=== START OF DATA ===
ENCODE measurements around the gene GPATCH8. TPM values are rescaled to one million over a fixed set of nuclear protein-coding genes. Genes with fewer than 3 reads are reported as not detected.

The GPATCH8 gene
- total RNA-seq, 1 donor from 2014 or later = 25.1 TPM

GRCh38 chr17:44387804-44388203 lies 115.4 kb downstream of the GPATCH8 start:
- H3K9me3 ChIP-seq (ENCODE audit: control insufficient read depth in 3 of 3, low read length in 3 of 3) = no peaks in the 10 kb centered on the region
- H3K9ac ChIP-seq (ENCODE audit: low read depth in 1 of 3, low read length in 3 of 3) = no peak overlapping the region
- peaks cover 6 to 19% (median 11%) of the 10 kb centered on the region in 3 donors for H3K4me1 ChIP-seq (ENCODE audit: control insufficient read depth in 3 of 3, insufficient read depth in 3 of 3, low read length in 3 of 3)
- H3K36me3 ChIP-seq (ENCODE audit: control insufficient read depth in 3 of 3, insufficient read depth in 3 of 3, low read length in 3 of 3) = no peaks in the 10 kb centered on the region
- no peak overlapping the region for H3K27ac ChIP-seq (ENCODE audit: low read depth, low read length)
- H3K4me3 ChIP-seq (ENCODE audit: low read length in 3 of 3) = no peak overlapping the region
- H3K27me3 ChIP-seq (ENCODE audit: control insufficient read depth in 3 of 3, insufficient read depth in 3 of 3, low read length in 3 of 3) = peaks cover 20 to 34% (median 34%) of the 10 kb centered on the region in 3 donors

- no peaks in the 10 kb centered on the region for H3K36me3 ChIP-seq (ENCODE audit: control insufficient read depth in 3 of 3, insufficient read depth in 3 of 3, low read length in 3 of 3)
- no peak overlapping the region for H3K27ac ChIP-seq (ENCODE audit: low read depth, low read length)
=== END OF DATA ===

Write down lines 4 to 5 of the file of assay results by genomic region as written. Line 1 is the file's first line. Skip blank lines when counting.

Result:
GRCh38 chr17:44387804-44388203 lies 115.4 kb downstream of the GPATCH8 start:
- H3K9me3 ChIP-seq (ENCODE audit: control insufficient read depth in 3 of 3, low read length in 3 of 3) = no peaks in the 10 kb centered on the region